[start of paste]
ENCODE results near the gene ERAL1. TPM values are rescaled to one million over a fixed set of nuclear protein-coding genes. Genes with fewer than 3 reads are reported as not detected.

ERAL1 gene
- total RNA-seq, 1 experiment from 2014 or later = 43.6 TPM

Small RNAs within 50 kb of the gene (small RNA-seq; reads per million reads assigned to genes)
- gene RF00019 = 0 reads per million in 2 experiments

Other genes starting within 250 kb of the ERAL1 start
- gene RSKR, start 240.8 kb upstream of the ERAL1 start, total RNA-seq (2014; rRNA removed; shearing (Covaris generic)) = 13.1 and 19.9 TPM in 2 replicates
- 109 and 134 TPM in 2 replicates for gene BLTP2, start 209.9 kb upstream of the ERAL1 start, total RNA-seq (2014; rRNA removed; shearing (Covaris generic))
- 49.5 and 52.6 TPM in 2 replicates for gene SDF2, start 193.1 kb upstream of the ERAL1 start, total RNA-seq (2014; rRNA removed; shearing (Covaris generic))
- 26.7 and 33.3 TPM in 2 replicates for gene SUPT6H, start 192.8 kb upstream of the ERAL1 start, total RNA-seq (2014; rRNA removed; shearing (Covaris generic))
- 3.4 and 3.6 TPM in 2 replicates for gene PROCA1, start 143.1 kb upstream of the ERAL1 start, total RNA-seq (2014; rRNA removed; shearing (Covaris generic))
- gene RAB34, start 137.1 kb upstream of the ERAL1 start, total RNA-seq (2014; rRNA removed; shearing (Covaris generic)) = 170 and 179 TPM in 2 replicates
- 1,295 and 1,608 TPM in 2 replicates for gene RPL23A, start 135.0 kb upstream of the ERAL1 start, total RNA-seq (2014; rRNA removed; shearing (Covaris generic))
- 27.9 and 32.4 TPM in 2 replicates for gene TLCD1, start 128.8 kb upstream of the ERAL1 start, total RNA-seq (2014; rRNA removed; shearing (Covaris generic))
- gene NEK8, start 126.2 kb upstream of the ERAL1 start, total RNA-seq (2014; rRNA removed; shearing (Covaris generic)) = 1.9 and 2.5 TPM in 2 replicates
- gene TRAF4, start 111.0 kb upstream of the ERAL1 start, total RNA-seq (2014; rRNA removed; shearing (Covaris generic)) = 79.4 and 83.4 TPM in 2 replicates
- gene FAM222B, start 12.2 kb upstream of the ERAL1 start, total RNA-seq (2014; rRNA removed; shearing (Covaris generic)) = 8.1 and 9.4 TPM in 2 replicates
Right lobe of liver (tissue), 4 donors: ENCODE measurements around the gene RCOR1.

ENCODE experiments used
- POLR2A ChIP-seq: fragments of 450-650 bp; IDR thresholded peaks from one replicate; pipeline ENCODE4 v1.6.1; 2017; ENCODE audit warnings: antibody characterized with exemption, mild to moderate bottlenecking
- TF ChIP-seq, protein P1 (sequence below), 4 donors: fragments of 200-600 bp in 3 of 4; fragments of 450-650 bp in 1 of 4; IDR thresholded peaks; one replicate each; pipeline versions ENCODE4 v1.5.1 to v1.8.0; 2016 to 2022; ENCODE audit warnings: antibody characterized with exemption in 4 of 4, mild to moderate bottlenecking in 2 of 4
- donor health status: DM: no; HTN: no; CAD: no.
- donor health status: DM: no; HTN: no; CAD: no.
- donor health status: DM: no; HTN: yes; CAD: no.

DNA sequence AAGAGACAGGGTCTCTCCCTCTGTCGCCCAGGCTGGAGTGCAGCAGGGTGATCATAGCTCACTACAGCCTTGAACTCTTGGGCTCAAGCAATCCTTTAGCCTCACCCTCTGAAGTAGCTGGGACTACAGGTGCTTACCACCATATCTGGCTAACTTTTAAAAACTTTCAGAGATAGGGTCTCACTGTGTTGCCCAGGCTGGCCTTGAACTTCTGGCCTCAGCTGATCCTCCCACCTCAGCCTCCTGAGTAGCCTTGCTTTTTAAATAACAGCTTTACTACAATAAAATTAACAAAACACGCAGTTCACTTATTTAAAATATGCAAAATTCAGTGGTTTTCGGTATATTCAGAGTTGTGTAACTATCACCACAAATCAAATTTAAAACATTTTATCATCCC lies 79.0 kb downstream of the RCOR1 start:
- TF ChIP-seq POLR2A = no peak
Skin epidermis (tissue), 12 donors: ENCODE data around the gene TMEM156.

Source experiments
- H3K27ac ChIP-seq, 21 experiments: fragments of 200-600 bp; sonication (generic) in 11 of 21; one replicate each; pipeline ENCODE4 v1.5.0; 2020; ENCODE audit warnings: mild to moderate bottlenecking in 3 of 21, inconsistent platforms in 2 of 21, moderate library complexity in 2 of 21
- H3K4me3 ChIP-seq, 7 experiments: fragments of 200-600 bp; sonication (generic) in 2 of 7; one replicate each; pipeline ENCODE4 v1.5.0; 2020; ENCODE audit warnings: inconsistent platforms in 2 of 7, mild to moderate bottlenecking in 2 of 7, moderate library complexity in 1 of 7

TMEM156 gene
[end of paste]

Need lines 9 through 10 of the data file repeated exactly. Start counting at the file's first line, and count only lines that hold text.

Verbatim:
- 49.5 and 52.6 TPM in 2 replicates for gene SDF2, start 193.1 kb upstream of the ERAL1 start, total RNA-seq (2014; rRNA removed; shearing (Covaris generic))
- 26.7 and 33.3 TPM in 2 replicates for gene SUPT6H, start 192.8 kb upstream of the ERAL1 start, total RNA-seq (2014; rRNA removed; shearing (Covaris generic))